In a typical showroom, it’s easy to get lost in a sea of samples. These spaces are often static and devoid of life. But as an extension of a brand, a showroom has the potential to be so much more than a place to display products. Case in point: Tarkett Ateljé, a recently opened showroom in Stockholm’s trendy Södermalm design district. An innovator in the push toward a circular economy, flooring brand Tarkett turned to local firm Note Design Studio to create a space that reflects its forward-thinking values. The interior — unveiled in June 2021— highlights process alongside product, and is designed to create a forum for dialogue.
Stepping inside the showroom, you might expect the most prominent design feature to be the floor itself. But the magic of Tarkett Ateljé lies in its ability to defy outdated conventions. “We wanted to show the holistic approach needed for circular transformation,” explains Tarkett marketing manager Kerstin Lagerlöf. “This has driven us to design a new type of showroom that’s more than just a material library, instead a place that demonstrates how design and sustainability interact and how the circular economy goes from words to actions.”
To that end, the flooring products are displayed in whimsical ways that bring the company mission to life, and showcase the products’ versatility: from pastel purple bespoke light fixtures and linoleum wallpaper to terrazzo-inspired tables and even the kitchen cabinets. Serviceability was also top of mind: the full array of product samples is still accessible to designers, tucked away in cubby-like drawers.
Honouring the brand’s circular aspirations, Note Design Studio opted not to make any permanent structural changes to the space — a former tobacco factory — to ensure the displays could be updated without needless waste. Each design element is easily removed, recycled and replaced, including the floor tiles and wall panels.
True to Tarkett’s Human-Conscious Design ethos to create supportive and inspirational spaces with minimal impact on the planet, the showroom is structured around a sunken central auditorium and community hub that hosts lectures, seminars and exhibitions.
In the face of ever-present greenwashing, Tarkett Ateljé also aims to make the company’s sustainability efforts tangible. The brand admits that previously, many of its products were labelled as recyclable simply because they were made of recyclable materials. Tarkett has since developed the infrastructure to back these claims. Committed to innovation at every step of the value chain, Tarkett has implemented the ReStart program, which collects products at their end-of-life to be recycled into new ones. The company has even gone so far as to invent a large-scale washing machine that removes the adhesives needed to install their flooring products, normally a key barrier to recycling otherwise recyclable products, allowing them to be broken down and repurposed.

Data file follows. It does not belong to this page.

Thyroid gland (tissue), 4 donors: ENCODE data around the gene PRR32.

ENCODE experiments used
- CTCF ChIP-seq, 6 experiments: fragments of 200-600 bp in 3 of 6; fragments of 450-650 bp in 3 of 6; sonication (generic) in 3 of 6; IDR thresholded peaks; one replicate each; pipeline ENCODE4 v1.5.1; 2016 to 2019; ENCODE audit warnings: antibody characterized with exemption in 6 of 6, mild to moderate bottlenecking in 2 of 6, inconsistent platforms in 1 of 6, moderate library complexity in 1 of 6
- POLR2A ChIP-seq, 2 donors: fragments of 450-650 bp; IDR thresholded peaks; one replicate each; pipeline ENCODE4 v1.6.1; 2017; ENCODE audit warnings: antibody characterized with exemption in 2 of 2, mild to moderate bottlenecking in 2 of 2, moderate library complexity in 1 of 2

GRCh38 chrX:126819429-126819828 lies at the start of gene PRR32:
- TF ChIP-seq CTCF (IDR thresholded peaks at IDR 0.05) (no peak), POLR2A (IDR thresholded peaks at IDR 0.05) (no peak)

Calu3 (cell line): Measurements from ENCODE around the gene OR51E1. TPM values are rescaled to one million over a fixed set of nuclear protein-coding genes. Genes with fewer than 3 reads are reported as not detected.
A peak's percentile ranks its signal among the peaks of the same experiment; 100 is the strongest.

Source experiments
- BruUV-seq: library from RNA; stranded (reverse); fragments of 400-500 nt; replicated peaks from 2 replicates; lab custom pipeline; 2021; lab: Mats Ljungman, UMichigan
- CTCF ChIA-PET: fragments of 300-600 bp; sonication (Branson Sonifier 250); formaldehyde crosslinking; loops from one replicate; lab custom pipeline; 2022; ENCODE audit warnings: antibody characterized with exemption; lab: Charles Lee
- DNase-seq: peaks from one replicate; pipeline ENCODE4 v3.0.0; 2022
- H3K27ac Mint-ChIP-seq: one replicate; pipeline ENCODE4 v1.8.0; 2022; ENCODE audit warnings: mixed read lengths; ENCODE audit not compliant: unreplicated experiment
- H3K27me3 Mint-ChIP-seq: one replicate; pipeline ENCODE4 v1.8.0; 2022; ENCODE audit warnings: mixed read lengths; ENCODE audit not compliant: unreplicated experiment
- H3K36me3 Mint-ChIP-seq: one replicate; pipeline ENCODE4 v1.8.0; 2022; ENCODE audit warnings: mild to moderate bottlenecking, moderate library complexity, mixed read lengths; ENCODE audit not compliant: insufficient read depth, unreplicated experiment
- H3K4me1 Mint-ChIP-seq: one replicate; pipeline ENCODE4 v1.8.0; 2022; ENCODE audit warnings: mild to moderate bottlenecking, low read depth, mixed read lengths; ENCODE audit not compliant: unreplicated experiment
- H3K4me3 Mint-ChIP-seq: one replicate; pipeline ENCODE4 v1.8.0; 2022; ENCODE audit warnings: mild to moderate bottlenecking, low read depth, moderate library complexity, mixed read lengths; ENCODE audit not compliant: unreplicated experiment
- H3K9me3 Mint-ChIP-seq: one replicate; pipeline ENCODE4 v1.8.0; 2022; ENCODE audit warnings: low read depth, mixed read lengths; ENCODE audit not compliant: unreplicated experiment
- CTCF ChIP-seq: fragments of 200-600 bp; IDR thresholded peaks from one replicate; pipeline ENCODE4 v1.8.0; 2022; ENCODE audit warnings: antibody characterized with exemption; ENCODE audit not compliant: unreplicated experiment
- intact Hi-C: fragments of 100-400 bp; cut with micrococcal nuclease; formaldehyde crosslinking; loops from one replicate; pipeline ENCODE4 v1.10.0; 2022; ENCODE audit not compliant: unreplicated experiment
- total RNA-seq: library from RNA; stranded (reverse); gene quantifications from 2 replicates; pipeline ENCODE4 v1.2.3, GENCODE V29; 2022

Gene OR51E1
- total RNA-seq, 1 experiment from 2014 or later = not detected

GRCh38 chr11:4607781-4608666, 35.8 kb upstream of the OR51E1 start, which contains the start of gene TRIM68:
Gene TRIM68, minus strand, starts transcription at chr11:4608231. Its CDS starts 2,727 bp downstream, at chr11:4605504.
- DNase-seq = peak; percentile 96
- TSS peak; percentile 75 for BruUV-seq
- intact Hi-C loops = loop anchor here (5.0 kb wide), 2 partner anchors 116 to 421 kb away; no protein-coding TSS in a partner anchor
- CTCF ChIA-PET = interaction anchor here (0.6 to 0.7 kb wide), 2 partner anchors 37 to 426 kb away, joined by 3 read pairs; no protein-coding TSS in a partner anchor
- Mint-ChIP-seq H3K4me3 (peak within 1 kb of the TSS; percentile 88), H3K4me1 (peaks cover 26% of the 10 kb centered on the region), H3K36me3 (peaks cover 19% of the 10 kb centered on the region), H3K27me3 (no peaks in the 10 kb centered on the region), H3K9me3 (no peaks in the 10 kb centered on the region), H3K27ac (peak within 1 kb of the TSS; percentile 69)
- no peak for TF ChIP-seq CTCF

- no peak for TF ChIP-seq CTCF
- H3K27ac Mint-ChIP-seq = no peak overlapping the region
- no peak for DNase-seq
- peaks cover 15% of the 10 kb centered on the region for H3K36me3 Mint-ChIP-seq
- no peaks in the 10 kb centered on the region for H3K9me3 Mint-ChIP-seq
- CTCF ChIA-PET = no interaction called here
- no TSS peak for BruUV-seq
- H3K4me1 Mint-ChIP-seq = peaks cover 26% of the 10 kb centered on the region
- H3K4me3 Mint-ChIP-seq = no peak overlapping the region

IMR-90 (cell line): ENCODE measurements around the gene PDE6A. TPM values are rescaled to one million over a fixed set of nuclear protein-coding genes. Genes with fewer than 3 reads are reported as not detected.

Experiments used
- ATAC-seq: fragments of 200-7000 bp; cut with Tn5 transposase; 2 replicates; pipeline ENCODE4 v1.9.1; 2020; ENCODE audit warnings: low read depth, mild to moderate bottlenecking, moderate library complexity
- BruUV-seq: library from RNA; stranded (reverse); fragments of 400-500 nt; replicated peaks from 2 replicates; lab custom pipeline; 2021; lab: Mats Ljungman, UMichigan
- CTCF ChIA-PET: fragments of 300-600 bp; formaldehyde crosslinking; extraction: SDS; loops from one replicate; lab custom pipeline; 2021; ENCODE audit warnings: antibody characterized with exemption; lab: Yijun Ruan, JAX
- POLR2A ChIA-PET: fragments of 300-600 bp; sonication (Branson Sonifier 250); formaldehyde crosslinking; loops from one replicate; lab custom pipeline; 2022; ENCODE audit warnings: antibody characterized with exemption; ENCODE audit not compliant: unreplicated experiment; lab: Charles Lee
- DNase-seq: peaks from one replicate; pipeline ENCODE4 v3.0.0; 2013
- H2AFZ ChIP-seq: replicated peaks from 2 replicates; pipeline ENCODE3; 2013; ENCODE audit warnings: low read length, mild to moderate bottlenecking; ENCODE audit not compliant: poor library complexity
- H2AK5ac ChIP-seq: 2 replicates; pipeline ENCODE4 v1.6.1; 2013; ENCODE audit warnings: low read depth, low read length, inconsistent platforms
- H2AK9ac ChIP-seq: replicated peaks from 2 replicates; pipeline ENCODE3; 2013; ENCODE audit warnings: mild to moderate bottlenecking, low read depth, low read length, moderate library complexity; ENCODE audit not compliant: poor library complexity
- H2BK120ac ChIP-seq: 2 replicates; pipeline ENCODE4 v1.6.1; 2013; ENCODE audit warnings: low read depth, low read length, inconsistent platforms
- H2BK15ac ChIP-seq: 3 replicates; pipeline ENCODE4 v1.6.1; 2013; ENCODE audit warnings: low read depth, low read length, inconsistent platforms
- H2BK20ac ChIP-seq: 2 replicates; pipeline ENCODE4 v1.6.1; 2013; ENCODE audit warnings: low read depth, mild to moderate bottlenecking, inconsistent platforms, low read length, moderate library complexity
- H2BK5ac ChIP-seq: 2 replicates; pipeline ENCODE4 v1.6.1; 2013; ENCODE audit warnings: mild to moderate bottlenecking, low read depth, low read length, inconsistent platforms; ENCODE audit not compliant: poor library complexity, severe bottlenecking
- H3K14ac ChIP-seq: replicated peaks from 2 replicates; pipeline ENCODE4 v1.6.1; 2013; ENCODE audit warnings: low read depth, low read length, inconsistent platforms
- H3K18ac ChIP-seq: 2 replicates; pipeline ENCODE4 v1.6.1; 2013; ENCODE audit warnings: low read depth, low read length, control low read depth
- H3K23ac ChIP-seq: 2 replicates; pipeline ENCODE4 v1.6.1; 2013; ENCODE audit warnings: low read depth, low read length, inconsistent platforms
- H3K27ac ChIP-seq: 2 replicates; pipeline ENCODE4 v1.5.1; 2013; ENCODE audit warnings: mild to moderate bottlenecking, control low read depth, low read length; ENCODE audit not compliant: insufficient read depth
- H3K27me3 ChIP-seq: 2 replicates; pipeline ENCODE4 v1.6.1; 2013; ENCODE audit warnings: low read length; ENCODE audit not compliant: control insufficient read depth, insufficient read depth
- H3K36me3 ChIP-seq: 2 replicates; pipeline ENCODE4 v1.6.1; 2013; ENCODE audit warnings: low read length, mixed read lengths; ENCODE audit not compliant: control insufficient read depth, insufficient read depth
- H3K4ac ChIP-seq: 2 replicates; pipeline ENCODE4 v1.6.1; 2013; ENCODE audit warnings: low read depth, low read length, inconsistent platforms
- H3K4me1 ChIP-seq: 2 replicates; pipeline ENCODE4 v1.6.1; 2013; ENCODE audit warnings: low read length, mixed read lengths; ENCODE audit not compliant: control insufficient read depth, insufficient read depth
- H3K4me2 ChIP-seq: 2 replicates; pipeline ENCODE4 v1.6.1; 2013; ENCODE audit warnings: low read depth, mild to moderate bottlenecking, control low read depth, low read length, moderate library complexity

Containers filled with raw material are located throughout, demonstrating how their post-use recycling program — which has now collected over 112,000 tonnes of flooring — gives their products a second life. Also, on display are traces of the brand’s partnership with IKEA, which works to remove and recycle the vinyl flooring in their retail stores when they undergo renovation.
Over a year since the showroom’s inauguration, the company continues to find ways to stay relevant. One such way is by collaborating with local makers and designers. During last month’s Stockholm Creative Edition design festival, for instance, award-winning designer Gustav Winsth debuted a mini collection made from Tarkett’s recyclable iQ Granit and iQ eminent vinyl materials.
Entitled Cross Section, the exhibition demonstrates a different approach to sustainability and unconventional ways to use Tarkett’s materials. “Gustav Winsth shows that with the right material choices, design can be colourful and extravagant without compromising on sustainability,” Lagerlöf explains. Mounted layer by layer, the objects which include a shelf, bench, room divider and bowl appear to grow out of the ground, resembling topography. Playing off the granules that make up Tarkett flooring, Note Design Studio has accented the space with graphic organic forms that complement Winsth’s work.
While it is often assumed that sustainable design is most conducive to a minimalist aesthetic, Cross Section demonstrates that, when approached correctly, maximalist design can be sustainable. The exhibition is temporary, and so are the pieces. When they are done being displayed, they too can go back into the system for recycling and reuse, closing the loop.
Cross Section is on view at Tarkett Ateljé until the end of June.
From playful product applications to artist collaborations, the space — designed by local firm Note Design Studio — showcases the brand’s sustainable flooring products in increasingly imaginative ways.